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News Release

July 12, 2017

Contact: Steve Davis, Court Communications Director, (515)725-8058 or steve.davis@iowacourts.gov

Supreme Court Commission Report Highlights the Need to Close the Justice Gap in Iowa

Des Moines, July 12, 2017 The commission charged by the Iowa Supreme Court to identify and remove barriers to civil justice for low-income and disadvantaged Iowans has issued its initial report. The Access to Justice Commission report identifies and assesses the current and future needs of low-income Iowans in civil matters, makes short-term recommendations, and sets long term goals.

According to a resolution of The Iowa State Bar Association (ISBA), half of one million Iowans live at or below 125 percent of the poverty line. The ISBA resolution further states that at least one million more Iowans have difficulty affording a lawyer to handle basic legal needs. As a result, many do not get the legal aid they need or choose to represent themselves in court. Members of the Access to Justice Commission looked at the civil legal needs of low-income Iowans including those who are military veterans, those who live in rural areas of the state with few attorneys, and those who need the assistance of an interpreter once in court.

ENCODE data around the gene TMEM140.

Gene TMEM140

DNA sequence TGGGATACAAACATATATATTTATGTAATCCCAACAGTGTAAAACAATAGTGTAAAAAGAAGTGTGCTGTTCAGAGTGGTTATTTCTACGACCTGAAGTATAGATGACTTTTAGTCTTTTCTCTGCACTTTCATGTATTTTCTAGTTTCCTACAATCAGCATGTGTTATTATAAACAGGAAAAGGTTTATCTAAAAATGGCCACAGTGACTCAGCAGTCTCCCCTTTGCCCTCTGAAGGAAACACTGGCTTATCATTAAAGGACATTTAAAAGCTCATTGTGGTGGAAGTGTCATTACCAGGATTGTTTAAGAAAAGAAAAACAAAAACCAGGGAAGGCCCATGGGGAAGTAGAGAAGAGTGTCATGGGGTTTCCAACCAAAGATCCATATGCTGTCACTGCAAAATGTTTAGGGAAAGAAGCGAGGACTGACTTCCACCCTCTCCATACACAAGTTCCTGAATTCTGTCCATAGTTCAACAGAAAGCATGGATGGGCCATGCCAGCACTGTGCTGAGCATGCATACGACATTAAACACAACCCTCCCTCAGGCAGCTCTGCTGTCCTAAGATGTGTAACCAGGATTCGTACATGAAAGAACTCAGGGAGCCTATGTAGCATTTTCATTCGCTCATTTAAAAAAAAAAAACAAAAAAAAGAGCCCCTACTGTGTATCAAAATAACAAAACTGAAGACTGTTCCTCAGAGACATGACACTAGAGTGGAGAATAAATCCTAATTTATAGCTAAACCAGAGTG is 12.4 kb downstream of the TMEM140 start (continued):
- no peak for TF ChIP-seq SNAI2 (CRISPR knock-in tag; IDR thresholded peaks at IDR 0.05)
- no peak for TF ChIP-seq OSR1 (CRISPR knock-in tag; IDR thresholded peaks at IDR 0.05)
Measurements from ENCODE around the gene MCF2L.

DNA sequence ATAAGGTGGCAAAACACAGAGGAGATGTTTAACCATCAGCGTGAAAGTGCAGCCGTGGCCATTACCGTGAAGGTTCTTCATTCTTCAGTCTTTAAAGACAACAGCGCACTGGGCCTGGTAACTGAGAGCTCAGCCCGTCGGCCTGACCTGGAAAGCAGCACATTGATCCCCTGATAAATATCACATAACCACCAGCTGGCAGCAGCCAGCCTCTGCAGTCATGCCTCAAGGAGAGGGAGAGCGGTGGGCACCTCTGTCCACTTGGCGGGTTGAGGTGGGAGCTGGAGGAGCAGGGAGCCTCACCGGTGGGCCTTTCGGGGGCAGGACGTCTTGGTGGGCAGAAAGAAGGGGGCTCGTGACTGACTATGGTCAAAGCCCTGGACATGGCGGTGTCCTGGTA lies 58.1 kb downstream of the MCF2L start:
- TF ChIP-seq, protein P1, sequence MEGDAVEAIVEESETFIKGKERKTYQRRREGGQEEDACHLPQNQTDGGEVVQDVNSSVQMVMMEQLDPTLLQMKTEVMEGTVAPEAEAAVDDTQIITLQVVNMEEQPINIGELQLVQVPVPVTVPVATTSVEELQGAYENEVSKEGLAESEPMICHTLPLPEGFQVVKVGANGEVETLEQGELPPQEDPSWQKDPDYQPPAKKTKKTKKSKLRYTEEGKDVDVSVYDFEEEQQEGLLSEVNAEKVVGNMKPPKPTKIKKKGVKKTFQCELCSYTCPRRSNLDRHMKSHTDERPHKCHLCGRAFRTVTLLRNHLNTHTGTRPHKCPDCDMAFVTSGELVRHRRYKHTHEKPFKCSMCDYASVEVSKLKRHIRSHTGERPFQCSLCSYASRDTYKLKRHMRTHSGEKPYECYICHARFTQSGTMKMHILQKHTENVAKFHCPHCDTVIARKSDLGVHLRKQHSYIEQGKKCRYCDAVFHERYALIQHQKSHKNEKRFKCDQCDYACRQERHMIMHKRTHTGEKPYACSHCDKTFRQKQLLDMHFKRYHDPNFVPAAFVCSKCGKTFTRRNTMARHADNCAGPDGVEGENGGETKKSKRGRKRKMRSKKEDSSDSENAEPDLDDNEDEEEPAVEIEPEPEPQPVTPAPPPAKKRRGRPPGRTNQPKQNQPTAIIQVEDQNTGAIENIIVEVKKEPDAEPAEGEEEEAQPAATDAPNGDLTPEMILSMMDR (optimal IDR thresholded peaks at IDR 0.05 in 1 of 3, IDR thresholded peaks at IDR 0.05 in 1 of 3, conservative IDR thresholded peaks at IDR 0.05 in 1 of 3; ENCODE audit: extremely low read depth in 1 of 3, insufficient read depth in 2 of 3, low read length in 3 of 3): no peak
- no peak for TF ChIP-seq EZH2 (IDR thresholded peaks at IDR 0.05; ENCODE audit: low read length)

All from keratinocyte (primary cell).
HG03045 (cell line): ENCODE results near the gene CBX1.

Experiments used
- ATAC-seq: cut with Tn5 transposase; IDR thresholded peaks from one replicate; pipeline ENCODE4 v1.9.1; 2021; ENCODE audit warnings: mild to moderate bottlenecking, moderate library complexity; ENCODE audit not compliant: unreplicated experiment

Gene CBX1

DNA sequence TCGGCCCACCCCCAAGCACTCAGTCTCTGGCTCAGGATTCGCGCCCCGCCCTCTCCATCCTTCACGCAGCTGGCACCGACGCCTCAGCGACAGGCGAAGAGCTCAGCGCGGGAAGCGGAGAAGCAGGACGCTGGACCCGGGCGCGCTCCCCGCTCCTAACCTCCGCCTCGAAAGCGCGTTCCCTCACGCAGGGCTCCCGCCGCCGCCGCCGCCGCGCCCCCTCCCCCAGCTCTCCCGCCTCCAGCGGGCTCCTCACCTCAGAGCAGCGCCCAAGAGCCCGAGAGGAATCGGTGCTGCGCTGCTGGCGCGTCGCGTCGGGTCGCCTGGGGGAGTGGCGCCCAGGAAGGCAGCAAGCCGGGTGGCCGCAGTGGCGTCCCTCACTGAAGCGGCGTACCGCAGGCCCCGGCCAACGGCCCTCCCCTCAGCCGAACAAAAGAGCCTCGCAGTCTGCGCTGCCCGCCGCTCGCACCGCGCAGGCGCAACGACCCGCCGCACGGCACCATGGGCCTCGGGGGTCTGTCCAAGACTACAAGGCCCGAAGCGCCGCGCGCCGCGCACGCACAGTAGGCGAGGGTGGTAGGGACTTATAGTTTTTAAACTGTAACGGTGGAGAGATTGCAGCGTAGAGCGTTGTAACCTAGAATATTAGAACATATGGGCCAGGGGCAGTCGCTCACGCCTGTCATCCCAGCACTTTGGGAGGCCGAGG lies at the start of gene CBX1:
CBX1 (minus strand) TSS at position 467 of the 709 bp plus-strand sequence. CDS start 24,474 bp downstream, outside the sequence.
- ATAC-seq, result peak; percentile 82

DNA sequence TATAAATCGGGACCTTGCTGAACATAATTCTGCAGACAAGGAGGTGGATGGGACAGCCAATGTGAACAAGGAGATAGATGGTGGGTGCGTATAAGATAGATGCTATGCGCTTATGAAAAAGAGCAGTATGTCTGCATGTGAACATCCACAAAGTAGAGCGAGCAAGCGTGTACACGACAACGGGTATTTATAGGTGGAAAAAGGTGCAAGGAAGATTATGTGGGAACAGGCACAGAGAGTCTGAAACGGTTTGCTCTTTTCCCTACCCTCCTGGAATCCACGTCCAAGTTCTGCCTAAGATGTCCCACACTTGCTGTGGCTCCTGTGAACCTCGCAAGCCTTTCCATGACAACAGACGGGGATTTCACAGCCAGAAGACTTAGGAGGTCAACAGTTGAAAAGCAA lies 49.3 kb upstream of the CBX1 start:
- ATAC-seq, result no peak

The commission also looked at ways to involve other groups to help meet needs of disadvantaged Iowans needing access to the courts. Recommendations included encouraging attorneys to donate their time and legal expertise (pro bono), or to represent low-income Iowans at a reduced rate (low bono). The commission also recommended ways to involve Iowa businesses and business associations in the effort and to identify ways to work with existing organizations to raise awareness of available services and connect those services to those in need.

The Iowa Supreme Court Access to Justice Commission was formed by order of the Iowa Supreme Court June 27, 2016. Iowa Supreme Court Justice Brent Appel was appointed chair. Through subsequent orders, the supreme court appointed 29 members to the Commission. Iowa lawyer Anjie Shutts was named vice chair. Commission members met on four occasions as a group and multiple times in smaller workgroups (Corporate Involvement, Public Outreach, Pro Bono, Veterans Access, Rural Access, Language Access, and Case Processing).

The report is posted on the Iowa Judicial Branch website at http://www.iowacourts.gov/wfData/files/Reports/ATJ%20Commission%20Final%20Report%20July%202017.pdf .

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